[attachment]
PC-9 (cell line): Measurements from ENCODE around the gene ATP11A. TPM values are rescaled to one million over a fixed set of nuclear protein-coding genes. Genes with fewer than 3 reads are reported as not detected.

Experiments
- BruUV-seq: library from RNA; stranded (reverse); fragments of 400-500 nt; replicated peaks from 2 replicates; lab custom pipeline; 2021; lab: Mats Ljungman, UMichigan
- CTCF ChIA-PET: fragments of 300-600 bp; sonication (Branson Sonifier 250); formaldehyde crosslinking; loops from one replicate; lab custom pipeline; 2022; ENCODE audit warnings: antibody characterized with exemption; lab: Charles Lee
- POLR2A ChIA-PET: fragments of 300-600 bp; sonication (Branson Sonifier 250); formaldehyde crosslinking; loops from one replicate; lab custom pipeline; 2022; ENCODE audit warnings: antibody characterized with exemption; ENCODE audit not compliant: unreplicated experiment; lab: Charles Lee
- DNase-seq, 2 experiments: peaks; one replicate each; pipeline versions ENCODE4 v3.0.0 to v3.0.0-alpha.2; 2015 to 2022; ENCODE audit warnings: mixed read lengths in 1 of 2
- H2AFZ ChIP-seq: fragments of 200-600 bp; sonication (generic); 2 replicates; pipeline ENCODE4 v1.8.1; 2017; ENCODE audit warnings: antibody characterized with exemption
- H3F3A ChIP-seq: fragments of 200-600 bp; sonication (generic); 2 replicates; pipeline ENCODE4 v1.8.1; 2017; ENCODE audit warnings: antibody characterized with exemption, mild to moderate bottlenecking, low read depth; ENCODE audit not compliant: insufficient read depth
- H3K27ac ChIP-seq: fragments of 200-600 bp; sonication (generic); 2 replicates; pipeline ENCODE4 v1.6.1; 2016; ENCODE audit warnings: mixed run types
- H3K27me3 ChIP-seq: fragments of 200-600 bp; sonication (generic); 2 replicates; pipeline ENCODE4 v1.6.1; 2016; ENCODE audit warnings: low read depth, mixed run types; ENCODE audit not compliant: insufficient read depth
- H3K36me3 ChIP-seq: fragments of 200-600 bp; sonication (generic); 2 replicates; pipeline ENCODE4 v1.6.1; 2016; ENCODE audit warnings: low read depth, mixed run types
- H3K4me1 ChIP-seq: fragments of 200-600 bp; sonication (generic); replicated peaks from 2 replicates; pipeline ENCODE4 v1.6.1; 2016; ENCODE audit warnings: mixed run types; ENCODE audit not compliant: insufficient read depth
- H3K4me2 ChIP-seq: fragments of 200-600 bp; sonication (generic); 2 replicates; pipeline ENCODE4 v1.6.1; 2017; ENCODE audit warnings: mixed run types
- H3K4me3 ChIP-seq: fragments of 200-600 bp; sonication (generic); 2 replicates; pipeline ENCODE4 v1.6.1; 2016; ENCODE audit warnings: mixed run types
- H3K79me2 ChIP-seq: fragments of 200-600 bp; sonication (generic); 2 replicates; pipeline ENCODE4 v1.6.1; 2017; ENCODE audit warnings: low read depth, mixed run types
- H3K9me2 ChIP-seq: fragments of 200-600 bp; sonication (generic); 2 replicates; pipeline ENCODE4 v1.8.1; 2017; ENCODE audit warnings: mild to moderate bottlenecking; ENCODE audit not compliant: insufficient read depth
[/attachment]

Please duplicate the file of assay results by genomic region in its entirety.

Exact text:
PC-9 (cell line): Measurements from ENCODE around the gene ATP11A. TPM values are rescaled to one million over a fixed set of nuclear protein-coding genes. Genes with fewer than 3 reads are reported as not detected.

Experiments
- BruUV-seq: library from RNA; stranded (reverse); fragments of 400-500 nt; replicated peaks from 2 replicates; lab custom pipeline; 2021; lab: Mats Ljungman, UMichigan
- CTCF ChIA-PET: fragments of 300-600 bp; sonication (Branson Sonifier 250); formaldehyde crosslinking; loops from one replicate; lab custom pipeline; 2022; ENCODE audit warnings: antibody characterized with exemption; lab: Charles Lee
- POLR2A ChIA-PET: fragments of 300-600 bp; sonication (Branson Sonifier 250); formaldehyde crosslinking; loops from one replicate; lab custom pipeline; 2022; ENCODE audit warnings: antibody characterized with exemption; ENCODE audit not compliant: unreplicated experiment; lab: Charles Lee
- DNase-seq, 2 experiments: peaks; one replicate each; pipeline versions ENCODE4 v3.0.0 to v3.0.0-alpha.2; 2015 to 2022; ENCODE audit warnings: mixed read lengths in 1 of 2
- H2AFZ ChIP-seq: fragments of 200-600 bp; sonication (generic); 2 replicates; pipeline ENCODE4 v1.8.1; 2017; ENCODE audit warnings: antibody characterized with exemption
- H3F3A ChIP-seq: fragments of 200-600 bp; sonication (generic); 2 replicates; pipeline ENCODE4 v1.8.1; 2017; ENCODE audit warnings: antibody characterized with exemption, mild to moderate bottlenecking, low read depth; ENCODE audit not compliant: insufficient read depth
- H3K27ac ChIP-seq: fragments of 200-600 bp; sonication (generic); 2 replicates; pipeline ENCODE4 v1.6.1; 2016; ENCODE audit warnings: mixed run types
- H3K27me3 ChIP-seq: fragments of 200-600 bp; sonication (generic); 2 replicates; pipeline ENCODE4 v1.6.1; 2016; ENCODE audit warnings: low read depth, mixed run types; ENCODE audit not compliant: insufficient read depth
- H3K36me3 ChIP-seq: fragments of 200-600 bp; sonication (generic); 2 replicates; pipeline ENCODE4 v1.6.1; 2016; ENCODE audit warnings: low read depth, mixed run types
- H3K4me1 ChIP-seq: fragments of 200-600 bp; sonication (generic); replicated peaks from 2 replicates; pipeline ENCODE4 v1.6.1; 2016; ENCODE audit warnings: mixed run types; ENCODE audit not compliant: insufficient read depth
- H3K4me2 ChIP-seq: fragments of 200-600 bp; sonication (generic); 2 replicates; pipeline ENCODE4 v1.6.1; 2017; ENCODE audit warnings: mixed run types
- H3K4me3 ChIP-seq: fragments of 200-600 bp; sonication (generic); 2 replicates; pipeline ENCODE4 v1.6.1; 2016; ENCODE audit warnings: mixed run types
- H3K79me2 ChIP-seq: fragments of 200-600 bp; sonication (generic); 2 replicates; pipeline ENCODE4 v1.6.1; 2017; ENCODE audit warnings: low read depth, mixed run types
- H3K9me2 ChIP-seq: fragments of 200-600 bp; sonication (generic); 2 replicates; pipeline ENCODE4 v1.8.1; 2017; ENCODE audit warnings: mild to moderate bottlenecking; ENCODE audit not compliant: insufficient read depth